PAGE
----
Ms. Asymmetrical Information asked this question the other day:
As longtime readers know, I’m slowly reconstituting the music collection that was lost when I moved west. Veeeeeeeeerrry slooooooooowly. Currently, I’ve got about 1100 songs, which is fine, but not enough for me to achieve that sense of security that comes from knowing that you’ll have something you want to listen to every single time you fire up your iPod.
I posed the question to a friend over IM this morning: how many is enough? His answer: “all of them.” That can’t be right; it’s very rare that I think to myself that there is one, and only one, album in the world I want to listen to right now. You have to be able to achieve a sort of musical statistical universe well short of every song that has ever been written.
But how many is enough? 1,100 is, as I can personally attest, well short of enough; every time I open iTunes there is something missing. So how far am I from achieving my goal of musical nirvana? 3,000? 5,000? More? I’m not asking when I’ll stop needing new music; presumably, there will always be room in the inn. But when will I stop feeling that empty, yearning sensation every time I open a music player?
As of today I have 3,202 songs on my iPod, which is about all it will hold. From time to time I knock off a few old songs to make room for new ones, but for the most part I find that three thousand songs is enough, by which I mean that whenever I fire up my iPod, I never have any trouble finding something I want to hear.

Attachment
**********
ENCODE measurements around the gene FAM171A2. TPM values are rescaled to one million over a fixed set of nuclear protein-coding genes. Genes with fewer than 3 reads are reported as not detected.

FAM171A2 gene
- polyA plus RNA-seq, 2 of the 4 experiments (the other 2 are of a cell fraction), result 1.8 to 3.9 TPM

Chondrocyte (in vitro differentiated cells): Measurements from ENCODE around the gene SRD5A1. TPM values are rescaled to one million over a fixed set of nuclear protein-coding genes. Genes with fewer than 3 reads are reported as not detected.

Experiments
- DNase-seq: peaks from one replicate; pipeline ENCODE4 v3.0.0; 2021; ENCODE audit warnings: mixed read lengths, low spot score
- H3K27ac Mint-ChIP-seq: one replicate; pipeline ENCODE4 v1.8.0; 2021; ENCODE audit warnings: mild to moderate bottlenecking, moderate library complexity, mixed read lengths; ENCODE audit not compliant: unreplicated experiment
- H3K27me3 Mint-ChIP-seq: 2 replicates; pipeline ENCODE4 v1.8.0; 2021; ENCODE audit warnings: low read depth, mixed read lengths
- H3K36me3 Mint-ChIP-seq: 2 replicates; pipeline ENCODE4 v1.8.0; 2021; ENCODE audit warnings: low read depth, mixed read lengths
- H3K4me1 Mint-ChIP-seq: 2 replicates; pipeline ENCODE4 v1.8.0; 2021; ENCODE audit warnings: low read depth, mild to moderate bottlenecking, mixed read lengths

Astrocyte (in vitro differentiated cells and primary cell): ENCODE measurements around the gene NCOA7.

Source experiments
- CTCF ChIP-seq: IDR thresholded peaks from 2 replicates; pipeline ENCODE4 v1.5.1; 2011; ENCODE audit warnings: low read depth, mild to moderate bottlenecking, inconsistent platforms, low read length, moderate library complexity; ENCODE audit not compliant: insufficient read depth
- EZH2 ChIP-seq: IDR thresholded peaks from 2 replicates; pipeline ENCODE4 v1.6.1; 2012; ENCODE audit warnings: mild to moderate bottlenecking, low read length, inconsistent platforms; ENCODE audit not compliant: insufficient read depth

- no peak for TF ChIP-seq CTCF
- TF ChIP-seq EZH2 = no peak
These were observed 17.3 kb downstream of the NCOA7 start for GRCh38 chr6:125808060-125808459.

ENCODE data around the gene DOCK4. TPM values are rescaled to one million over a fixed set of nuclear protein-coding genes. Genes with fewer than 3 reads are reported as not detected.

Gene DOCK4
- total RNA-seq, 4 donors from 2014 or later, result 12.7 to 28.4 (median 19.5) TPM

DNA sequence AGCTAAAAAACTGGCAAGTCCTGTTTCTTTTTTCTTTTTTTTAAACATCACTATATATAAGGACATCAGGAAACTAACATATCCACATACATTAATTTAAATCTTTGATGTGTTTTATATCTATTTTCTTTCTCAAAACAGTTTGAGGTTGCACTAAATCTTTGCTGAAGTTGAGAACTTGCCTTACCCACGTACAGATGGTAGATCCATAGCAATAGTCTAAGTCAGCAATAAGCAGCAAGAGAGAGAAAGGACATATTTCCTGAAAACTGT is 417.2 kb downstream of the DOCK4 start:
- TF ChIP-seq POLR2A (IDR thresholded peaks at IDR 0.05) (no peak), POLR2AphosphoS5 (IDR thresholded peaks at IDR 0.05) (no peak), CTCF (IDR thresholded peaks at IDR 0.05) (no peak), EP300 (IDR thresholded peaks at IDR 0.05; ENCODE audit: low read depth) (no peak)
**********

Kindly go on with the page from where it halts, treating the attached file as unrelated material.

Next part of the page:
My office, on the other hand, contains seven custom-built wooden CD shelves holding three thousand discs. In the past year or two, I’ve let days go by at a time without listening to any of them, and I’m sure there are at least a hundred (if not more) to which I’ve never listened, just as there is a not-inconsiderable number of books on my shelves that I’ve never read.
The sad truth is that I now spend more time reading and listening for professional reasons than I do for pleasure. As one of the characters in The Long Goodbye remarks to Philip Marlowe, “I make lots of dough. I got to make lots of dough to juice the guys I got to juice in order to make lots of dough to juice the guys I got to juice.” That’s not a bad description of my aesthetic life: I spend too much time having experiences in order to write about them and not enough having them purely for their own sake. This isn’t to say that I never enjoy myself–I very much enjoyed the afternoon I spent reading Donald Westlake’s new novel, for instance–but it strikes me that my priorities have gotten slightly out of whack.
I’m making this embarrassing confession for a reason, which is that I’m going to try to do something about it. I mentioned last Friday that I’d listened to Leos Janacek’s Concertino the day before. That wasn’t a random observation: I decided that morning to spend a part of each day listening to something I’ve never heard.
Last Friday I listened to Darius Milhaud’s Protée, and the next day I went to a press preview of the Broadway revival of 110 in the Shade, a musical whose score was new to me. On Sunday I chose Dmitri Shostakovich’s Second Piano Concerto, and yesterday it was Jaco Pastorius’ 1976 recording of Miles Davis’ Donna Lee.
Except for 110 in the Shade, I don’t plan to write about any of these listening experiences, at least not at first. All I’m going to do is post them on this blog, day by day, and see what effect they have on me over time.
The older you get, the easier it is to become a comfort-seeking creature of habit. I don’t want my aesthetic arteries to harden, nor do I want to start taking for granted the miracle that is music. To put it another way, I don’t ever want to have enough CDs. Hence this experiment in musical self-therapy. My hope is that it will freshen my ears–and enliven my soul.